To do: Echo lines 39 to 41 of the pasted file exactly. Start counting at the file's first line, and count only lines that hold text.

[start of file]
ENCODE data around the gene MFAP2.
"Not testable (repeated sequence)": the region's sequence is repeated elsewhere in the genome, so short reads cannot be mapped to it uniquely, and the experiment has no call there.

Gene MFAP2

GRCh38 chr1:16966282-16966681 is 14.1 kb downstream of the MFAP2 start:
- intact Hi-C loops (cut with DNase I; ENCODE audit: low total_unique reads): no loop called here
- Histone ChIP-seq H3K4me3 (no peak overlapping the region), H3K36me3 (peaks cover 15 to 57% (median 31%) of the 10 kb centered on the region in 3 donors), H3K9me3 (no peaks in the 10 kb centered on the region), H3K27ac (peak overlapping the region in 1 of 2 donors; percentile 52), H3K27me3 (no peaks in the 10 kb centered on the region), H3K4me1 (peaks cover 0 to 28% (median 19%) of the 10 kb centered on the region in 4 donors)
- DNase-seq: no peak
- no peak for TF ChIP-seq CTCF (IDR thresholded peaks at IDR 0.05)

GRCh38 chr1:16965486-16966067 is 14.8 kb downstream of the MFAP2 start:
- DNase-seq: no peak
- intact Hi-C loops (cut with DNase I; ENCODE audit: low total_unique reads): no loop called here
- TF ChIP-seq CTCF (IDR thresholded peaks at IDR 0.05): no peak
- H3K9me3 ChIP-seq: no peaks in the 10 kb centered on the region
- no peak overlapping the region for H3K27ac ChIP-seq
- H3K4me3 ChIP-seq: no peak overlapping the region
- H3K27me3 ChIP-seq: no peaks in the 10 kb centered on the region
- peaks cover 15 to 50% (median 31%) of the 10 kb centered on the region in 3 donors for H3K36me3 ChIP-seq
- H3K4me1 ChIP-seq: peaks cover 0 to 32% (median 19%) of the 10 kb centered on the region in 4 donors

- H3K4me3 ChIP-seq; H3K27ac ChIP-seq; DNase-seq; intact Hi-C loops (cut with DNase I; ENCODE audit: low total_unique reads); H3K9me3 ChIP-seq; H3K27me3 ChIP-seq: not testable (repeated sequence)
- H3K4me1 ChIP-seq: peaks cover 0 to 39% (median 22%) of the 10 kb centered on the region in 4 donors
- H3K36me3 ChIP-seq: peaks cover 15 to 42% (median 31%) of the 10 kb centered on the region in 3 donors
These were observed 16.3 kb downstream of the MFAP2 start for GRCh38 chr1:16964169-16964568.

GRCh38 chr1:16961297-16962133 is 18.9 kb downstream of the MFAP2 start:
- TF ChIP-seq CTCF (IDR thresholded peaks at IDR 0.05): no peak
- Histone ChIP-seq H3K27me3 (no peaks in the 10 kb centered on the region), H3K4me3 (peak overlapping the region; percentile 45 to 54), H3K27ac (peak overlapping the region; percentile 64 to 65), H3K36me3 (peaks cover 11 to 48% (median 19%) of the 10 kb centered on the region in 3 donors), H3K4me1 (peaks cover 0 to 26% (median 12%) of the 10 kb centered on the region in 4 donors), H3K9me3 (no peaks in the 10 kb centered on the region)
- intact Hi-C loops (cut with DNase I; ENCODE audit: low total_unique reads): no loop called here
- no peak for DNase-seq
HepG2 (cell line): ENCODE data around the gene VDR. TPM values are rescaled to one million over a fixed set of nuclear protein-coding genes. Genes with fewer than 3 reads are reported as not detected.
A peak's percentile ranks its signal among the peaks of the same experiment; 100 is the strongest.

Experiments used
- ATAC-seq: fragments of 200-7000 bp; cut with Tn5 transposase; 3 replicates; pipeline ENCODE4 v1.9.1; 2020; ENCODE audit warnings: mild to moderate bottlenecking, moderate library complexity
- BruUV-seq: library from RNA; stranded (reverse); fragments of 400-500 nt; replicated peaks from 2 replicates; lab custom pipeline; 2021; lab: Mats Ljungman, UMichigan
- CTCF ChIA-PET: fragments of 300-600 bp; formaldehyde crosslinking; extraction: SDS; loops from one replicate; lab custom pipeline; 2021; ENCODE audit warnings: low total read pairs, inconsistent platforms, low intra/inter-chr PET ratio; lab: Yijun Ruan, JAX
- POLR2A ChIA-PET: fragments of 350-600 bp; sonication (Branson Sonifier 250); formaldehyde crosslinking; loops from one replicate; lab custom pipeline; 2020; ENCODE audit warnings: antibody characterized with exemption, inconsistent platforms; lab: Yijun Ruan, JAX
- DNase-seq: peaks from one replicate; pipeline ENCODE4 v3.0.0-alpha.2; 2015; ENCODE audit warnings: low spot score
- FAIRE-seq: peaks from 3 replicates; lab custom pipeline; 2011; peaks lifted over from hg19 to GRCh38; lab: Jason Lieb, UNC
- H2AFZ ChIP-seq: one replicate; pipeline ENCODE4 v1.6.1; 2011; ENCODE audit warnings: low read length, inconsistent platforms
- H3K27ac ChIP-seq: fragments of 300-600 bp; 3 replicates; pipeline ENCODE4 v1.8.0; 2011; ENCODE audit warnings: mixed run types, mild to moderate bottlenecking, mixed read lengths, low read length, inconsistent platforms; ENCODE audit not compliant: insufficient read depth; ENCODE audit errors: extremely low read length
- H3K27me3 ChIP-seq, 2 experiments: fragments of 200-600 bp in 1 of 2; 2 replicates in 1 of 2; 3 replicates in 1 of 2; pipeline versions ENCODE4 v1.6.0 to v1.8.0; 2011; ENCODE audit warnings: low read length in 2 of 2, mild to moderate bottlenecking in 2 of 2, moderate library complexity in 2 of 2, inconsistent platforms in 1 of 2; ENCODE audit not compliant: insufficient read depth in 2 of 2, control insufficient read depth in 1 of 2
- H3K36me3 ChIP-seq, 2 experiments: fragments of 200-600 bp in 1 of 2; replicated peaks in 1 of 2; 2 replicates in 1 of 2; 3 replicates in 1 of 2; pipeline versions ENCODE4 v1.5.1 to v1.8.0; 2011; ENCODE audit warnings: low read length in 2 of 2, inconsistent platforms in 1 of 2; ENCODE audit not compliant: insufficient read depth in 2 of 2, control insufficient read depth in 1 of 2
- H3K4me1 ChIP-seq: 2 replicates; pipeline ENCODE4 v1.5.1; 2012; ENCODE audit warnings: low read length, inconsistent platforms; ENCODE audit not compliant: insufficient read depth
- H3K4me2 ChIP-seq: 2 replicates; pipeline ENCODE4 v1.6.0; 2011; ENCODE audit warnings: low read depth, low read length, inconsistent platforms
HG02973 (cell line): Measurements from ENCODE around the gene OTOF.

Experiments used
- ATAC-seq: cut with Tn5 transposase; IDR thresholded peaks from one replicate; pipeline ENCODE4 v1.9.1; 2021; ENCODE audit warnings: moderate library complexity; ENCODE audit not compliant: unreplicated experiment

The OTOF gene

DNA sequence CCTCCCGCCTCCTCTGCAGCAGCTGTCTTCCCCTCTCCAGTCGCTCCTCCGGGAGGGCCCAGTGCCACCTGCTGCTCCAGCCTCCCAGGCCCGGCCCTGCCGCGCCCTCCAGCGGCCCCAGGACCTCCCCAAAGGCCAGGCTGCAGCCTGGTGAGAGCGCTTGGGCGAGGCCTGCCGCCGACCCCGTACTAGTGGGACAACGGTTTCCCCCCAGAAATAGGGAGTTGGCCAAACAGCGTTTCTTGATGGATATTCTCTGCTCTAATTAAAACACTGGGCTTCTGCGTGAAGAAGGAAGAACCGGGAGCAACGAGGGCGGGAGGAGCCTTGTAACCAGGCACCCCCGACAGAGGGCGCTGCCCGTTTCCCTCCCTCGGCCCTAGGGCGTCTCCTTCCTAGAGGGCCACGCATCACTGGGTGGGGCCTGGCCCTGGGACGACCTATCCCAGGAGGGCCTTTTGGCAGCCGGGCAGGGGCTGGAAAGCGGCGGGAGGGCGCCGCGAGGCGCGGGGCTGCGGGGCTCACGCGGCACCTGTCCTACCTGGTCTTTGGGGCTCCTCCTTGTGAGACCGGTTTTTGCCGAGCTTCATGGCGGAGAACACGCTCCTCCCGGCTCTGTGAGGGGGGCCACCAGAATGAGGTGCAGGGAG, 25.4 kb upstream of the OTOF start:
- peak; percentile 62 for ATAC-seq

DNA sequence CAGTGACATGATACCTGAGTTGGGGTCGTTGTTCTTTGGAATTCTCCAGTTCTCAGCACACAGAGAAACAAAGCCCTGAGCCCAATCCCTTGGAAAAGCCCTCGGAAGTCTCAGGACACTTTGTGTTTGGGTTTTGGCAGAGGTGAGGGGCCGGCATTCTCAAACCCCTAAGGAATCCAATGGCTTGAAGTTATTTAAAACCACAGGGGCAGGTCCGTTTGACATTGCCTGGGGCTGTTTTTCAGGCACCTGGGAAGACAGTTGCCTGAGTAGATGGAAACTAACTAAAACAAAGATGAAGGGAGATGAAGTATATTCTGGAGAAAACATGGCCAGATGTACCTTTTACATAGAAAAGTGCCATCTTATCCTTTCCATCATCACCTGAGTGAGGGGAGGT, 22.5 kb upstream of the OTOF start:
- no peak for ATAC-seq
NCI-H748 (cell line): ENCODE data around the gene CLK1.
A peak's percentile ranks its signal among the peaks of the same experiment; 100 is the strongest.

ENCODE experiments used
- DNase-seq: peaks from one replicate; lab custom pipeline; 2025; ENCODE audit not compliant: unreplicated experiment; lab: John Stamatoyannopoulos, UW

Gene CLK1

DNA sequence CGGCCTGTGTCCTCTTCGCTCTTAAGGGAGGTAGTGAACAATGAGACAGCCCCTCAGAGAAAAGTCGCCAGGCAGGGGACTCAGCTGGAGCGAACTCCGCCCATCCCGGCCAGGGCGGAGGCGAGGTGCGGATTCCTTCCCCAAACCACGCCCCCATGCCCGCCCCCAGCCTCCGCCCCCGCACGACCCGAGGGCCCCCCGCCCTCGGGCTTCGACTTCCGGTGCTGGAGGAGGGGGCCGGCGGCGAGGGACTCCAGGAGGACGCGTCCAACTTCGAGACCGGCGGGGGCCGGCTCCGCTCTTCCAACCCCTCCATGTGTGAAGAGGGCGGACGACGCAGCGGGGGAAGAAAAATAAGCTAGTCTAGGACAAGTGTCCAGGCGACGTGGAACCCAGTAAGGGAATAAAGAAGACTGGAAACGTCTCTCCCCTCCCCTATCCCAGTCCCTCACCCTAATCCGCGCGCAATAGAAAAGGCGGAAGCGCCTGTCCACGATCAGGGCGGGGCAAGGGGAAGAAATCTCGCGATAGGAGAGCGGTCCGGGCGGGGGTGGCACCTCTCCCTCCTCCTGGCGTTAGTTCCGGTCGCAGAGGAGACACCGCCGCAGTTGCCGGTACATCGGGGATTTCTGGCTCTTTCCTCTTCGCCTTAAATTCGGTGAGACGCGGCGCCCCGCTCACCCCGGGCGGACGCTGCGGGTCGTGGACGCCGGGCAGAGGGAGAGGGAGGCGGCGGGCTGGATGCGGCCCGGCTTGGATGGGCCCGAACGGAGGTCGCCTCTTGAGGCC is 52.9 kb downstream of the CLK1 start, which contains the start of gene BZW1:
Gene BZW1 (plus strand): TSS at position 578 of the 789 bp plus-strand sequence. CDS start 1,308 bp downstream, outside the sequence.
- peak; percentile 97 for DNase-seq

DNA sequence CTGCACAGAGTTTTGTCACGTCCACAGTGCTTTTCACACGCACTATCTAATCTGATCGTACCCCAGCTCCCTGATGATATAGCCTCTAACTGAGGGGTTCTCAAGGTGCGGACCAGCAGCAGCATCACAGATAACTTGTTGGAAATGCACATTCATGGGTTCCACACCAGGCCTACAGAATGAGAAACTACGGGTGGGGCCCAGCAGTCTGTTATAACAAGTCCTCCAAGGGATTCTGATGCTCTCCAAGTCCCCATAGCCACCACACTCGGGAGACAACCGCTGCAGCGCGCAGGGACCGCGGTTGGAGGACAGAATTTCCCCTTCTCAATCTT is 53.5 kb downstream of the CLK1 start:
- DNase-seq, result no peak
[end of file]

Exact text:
- H3K27me3 ChIP-seq, 2 experiments: fragments of 200-600 bp in 1 of 2; 2 replicates in 1 of 2; 3 replicates in 1 of 2; pipeline versions ENCODE4 v1.6.0 to v1.8.0; 2011; ENCODE audit warnings: low read length in 2 of 2, mild to moderate bottlenecking in 2 of 2, moderate library complexity in 2 of 2, inconsistent platforms in 1 of 2; ENCODE audit not compliant: insufficient read depth in 2 of 2, control insufficient read depth in 1 of 2
- H3K36me3 ChIP-seq, 2 experiments: fragments of 200-600 bp in 1 of 2; replicated peaks in 1 of 2; 2 replicates in 1 of 2; 3 replicates in 1 of 2; pipeline versions ENCODE4 v1.5.1 to v1.8.0; 2011; ENCODE audit warnings: low read length in 2 of 2, inconsistent platforms in 1 of 2; ENCODE audit not compliant: insufficient read depth in 2 of 2, control insufficient read depth in 1 of 2
- H3K4me1 ChIP-seq: 2 replicates; pipeline ENCODE4 v1.5.1; 2012; ENCODE audit warnings: low read length, inconsistent platforms; ENCODE audit not compliant: insufficient read depth